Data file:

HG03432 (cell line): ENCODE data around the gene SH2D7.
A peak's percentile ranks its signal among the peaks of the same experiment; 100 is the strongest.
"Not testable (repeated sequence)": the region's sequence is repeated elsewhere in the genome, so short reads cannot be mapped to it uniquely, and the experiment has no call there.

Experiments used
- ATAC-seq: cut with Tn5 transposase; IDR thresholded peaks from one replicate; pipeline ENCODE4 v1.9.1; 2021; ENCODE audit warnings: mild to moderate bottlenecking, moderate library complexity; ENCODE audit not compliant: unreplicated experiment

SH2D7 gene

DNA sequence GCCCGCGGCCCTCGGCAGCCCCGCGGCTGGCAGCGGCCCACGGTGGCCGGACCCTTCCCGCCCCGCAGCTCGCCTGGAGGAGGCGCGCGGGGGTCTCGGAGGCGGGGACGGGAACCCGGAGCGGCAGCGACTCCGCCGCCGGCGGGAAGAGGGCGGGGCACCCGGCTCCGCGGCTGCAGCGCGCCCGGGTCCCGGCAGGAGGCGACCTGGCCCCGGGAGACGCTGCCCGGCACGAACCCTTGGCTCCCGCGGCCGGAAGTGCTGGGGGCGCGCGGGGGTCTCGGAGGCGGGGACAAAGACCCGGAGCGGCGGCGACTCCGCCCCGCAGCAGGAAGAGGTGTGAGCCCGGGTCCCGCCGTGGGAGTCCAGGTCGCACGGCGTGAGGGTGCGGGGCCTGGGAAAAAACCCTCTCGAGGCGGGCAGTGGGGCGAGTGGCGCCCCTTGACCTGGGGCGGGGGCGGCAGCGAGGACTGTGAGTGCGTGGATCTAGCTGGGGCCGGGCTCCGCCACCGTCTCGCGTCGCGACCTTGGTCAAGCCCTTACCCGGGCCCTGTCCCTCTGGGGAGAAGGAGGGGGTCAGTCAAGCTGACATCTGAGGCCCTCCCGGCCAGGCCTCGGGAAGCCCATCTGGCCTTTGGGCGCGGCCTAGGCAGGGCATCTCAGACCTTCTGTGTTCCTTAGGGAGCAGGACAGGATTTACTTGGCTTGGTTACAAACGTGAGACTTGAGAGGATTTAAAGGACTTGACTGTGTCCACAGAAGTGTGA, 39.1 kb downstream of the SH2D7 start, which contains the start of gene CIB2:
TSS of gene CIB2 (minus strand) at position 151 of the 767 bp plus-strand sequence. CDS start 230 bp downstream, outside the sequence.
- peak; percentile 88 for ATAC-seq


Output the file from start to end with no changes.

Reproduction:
HG03432 (cell line): ENCODE data around the gene SH2D7.
A peak's percentile ranks its signal among the peaks of the same experiment; 100 is the strongest.
"Not testable (repeated sequence)": the region's sequence is repeated elsewhere in the genome, so short reads cannot be mapped to it uniquely, and the experiment has no call there.

Experiments used
- ATAC-seq: cut with Tn5 transposase; IDR thresholded peaks from one replicate; pipeline ENCODE4 v1.9.1; 2021; ENCODE audit warnings: mild to moderate bottlenecking, moderate library complexity; ENCODE audit not compliant: unreplicated experiment

SH2D7 gene

DNA sequence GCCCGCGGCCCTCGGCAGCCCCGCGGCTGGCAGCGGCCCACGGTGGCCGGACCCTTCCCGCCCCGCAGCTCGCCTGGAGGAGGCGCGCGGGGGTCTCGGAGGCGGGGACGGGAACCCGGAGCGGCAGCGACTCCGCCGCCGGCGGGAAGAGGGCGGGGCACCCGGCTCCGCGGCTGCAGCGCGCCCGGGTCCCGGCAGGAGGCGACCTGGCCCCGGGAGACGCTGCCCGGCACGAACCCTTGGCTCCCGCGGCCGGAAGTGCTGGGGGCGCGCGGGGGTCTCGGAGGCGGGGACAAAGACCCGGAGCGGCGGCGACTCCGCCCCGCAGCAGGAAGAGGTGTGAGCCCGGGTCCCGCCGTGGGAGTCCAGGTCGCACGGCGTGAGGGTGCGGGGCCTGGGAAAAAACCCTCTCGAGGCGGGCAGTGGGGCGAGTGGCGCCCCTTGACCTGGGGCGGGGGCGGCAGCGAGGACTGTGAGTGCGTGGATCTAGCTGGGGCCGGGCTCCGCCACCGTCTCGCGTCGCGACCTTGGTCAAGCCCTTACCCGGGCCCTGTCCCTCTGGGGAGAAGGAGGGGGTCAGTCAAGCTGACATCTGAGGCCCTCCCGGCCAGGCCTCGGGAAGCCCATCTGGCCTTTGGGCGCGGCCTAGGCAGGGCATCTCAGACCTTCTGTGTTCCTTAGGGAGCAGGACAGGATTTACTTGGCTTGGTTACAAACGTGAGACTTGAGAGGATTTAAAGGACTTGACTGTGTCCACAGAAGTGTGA, 39.1 kb downstream of the SH2D7 start, which contains the start of gene CIB2:
TSS of gene CIB2 (minus strand) at position 151 of the 767 bp plus-strand sequence. CDS start 230 bp downstream, outside the sequence.
- peak; percentile 88 for ATAC-seq